The prosecutor’s position was: this is going to be difficult, but we have to try. The court was founded in the belief it would stand up to powerful forces and to act as a court of last resort when prosecutions at the national level failed.
This sounds like an impossible investigation. Why ask for it?
My take on the office of the prosecutor’s position was: this is going to be difficult, but we have to try. We have to do this for the victims, and also because the court was founded in the belief it would stand up to powerful forces and to act as a court of last resort when prosecutions at the national level failed. That was how I believe the OTP interpreted its mandate and that was the reason for the request.
Was the pre-trial chamber more pragmatic?
Indeed. It took almost the opposite view, with a logistical and in some ways strategic decision that seemed to be founded on the short-term viability of the court. What it said was: due to financial, logistical, practical considerations including the prospects of cooperation, this investigation is likely not to succeed, and so we’re not going to allow it to proceed. It’s possible, strictly legally, that this sort of reasoning falls within the ‘interest of justice’ test in the Rome Statute, but it is certainly an innovative interpretation and it’s a widening of the scope of the interpretation by the office of the prosecutor and by many of the academics who comment on the work of the ICC. I think in this case it was also the wrong call. Although the court would face the prospect of little cooperation and of the U.S. following through on its threats and hostility, through innovative investigative activities and behind-the-scenes diplomacy there was a path to success here for the OTP, and for the Court. There are many possible cooperation partners, and there are many ways of investigating from outside, which the OTP has done and is doing in other situations. And cooperation is a fluid concept – today you don’t have it, tomorrow you do. The pre-trial chamber obviously decided that it wasn’t worth going down this road, though, and refused the request.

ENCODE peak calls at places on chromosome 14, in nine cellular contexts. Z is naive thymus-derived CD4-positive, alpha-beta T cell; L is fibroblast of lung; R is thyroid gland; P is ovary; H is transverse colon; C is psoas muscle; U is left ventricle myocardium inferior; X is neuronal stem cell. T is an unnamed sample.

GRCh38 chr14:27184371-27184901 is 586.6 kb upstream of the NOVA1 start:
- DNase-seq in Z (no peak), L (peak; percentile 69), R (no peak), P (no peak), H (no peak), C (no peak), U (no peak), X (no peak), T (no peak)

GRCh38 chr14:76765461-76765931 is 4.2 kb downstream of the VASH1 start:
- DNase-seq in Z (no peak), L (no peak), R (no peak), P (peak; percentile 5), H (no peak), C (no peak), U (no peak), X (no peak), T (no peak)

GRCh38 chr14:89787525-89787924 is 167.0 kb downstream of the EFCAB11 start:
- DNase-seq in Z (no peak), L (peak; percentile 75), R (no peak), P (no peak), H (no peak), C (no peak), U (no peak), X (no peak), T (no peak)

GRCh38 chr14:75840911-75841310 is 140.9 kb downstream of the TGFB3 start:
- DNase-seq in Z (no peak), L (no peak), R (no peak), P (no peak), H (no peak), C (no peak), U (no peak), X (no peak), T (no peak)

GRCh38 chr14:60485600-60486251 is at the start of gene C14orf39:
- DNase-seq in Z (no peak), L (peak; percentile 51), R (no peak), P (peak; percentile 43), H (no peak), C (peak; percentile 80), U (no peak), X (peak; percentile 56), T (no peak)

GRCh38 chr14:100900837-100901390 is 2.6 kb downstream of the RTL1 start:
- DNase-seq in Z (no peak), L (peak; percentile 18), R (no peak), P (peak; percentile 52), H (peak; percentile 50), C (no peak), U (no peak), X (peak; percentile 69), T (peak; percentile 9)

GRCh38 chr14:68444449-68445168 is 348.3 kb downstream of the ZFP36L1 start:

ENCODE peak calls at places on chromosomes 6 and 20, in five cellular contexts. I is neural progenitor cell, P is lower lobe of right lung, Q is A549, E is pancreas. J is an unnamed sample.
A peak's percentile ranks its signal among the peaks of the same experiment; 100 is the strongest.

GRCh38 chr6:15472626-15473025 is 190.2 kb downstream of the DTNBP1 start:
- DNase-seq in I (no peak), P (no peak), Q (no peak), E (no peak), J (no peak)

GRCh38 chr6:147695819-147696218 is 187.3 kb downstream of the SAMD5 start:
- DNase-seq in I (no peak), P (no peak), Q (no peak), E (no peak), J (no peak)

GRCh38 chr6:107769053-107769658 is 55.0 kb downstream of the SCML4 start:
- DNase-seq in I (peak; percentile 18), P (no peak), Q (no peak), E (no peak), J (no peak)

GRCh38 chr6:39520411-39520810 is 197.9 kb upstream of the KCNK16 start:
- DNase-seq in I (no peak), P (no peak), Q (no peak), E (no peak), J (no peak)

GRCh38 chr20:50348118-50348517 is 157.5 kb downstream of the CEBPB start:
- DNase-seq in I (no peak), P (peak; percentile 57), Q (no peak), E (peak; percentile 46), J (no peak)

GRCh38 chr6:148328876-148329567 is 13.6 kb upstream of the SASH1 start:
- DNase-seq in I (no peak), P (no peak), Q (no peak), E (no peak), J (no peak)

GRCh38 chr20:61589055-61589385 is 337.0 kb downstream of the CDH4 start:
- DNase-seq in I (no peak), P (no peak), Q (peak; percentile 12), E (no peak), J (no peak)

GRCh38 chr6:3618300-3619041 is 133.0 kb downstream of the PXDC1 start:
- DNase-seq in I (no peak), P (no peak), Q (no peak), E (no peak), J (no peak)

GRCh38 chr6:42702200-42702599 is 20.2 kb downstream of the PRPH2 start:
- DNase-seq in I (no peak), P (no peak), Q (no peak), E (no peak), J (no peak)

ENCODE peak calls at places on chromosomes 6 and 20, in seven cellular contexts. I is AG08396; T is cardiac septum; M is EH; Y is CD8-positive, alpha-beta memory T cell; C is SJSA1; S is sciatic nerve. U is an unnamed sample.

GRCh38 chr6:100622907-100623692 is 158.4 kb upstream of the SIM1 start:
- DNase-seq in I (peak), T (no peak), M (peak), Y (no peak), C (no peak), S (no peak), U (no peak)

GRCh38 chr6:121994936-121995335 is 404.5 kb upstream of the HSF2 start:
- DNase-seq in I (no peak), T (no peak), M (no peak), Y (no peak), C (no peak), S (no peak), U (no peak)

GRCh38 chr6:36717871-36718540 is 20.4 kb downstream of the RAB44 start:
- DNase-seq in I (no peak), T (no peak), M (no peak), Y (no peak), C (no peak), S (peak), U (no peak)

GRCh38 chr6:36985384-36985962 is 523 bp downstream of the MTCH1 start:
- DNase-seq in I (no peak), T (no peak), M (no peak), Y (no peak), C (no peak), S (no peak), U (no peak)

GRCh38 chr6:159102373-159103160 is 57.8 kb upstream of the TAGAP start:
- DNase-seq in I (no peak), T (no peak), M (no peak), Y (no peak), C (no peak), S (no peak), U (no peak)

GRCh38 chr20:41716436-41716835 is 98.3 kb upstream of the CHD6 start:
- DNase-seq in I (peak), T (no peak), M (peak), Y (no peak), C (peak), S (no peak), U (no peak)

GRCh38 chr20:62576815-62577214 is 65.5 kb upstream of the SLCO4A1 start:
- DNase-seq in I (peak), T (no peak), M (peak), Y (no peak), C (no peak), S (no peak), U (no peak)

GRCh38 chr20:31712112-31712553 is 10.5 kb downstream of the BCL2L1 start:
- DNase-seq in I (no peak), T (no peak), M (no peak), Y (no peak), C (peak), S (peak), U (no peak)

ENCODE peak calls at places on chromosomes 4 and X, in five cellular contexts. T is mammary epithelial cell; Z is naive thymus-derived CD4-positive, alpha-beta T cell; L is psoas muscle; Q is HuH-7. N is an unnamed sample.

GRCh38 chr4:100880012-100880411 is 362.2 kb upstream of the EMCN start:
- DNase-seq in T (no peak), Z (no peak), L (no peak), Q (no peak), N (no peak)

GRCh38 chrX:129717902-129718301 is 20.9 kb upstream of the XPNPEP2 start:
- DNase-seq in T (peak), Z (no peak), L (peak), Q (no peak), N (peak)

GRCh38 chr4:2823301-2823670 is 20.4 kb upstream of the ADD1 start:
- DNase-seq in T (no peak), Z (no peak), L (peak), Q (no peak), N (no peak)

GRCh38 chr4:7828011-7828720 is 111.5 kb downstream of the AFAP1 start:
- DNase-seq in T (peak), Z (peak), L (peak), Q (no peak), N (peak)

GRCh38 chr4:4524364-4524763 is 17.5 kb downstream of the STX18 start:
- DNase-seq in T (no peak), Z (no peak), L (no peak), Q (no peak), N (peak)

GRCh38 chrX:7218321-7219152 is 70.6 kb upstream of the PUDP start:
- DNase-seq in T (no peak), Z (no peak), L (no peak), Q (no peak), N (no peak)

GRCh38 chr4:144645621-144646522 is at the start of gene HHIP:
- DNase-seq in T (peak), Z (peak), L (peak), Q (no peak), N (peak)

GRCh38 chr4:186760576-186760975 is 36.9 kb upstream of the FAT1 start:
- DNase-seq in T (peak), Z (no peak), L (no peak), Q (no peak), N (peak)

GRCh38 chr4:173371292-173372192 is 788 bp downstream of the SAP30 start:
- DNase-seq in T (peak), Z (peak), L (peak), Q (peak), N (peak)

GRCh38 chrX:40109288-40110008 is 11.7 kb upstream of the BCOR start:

Is it the result of recent pressure from the U.S.?
I think the answer has to be: in part, yes. Although it’s not explicit in the decision it makes sense that given the reference to prospects of cooperation they were referring, among other things, to the OTP’s ability to obtain cooperation from the U.S. and allied states with respect to the CIA investigation.